Guided Wave Services (GWT)

Seeing Beyond the Surface

Guided Wave Services (GWT)

Guided Wave Testing (GWT) is a non-destructive testing (NDT) technique that is commonly used to inspect and evaluate the integrity of long pipes, pipelines, and other structures. This technique utilizes guided waves, typically ultrasonic waves, to detect defects, corrosion, and other abnormalities in the material without the need for direct contact or disassembly.


  • High Sensitivity: GWT is highly sensitive to various types of defects, including corrosion, cracks, and wall thickness variations, even in hard-to-reach areas.
  • Long-Range Inspection: It allows for the inspection of long sections of pipelines or structures from a single access point, reducing the need for extensive dismantling and excavation.
  • Cost-Effective: By eliminating the need for extensive disassembly and minimizing downtime, GWT can lead to significant cost savings in maintenance and inspection.
  • Minimal Surface Preparation: Unlike some NDT methods, GWT often requires minimal surface preparation, making it suitable for inspecting structures with coatings or insulation.
  • Real-Time Monitoring: GWT can be used for continuous monitoring, providing real-time data on the condition of the structure, which is particularly beneficial in industries where safety is critical.


  • Oil and Gas: GWT is widely used for inspecting pipelines, both above and below ground, to detect corrosion, stress corrosion cracking, and other defects.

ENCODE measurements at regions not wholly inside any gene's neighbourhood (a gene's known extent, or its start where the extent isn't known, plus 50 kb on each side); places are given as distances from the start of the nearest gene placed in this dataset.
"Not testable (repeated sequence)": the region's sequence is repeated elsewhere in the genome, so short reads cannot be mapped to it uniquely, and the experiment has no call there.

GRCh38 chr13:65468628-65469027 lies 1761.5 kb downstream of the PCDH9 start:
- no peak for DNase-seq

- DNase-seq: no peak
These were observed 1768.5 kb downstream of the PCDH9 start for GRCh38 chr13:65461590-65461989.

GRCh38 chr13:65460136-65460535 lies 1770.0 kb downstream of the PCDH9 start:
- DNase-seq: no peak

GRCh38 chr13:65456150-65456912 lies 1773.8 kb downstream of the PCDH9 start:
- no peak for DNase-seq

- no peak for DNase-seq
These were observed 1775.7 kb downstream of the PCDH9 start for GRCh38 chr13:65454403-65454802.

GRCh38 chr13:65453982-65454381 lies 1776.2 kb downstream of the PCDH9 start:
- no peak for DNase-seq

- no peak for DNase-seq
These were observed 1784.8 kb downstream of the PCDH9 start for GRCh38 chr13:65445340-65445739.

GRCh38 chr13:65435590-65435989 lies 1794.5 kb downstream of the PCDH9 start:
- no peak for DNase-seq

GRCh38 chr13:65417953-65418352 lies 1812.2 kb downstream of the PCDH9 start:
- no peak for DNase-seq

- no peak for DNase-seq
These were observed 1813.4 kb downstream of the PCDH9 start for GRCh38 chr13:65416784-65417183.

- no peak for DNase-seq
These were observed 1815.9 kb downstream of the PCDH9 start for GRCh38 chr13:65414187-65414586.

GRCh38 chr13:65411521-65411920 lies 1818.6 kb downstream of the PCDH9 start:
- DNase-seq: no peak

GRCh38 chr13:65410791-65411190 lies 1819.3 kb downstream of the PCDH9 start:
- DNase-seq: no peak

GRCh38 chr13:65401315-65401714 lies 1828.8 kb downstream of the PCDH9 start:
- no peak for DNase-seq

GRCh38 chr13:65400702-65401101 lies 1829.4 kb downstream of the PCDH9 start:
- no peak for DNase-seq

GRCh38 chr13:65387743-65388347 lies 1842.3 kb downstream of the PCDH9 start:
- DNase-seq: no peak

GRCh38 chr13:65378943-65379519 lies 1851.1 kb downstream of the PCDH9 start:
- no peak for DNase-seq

• Aerospace: It is used to assess the condition of aircraft components, including wing spars, fuel lines, and structural elements.
  • Railways: GWT can be applied to inspect rails, track components, and other critical infrastructure in the railway industry.
  • Petrochemical and Chemical Plants: It is used to inspect process piping, tanks, and vessels to ensure the safety and reliability of operations.
  • Power Generation: In the power industry, GWT is used for inspecting power plant pipelines, heat exchangers, and steam lines.
  • Civil Infrastructure: This technique can be applied to assess the condition of bridges, tunnels, and other critical infrastructure elements.
  • Manufacturing: In manufacturing, GWT can be used to inspect long pipes, tubes, and other fabricated components for defects before they are assembled into larger systems.

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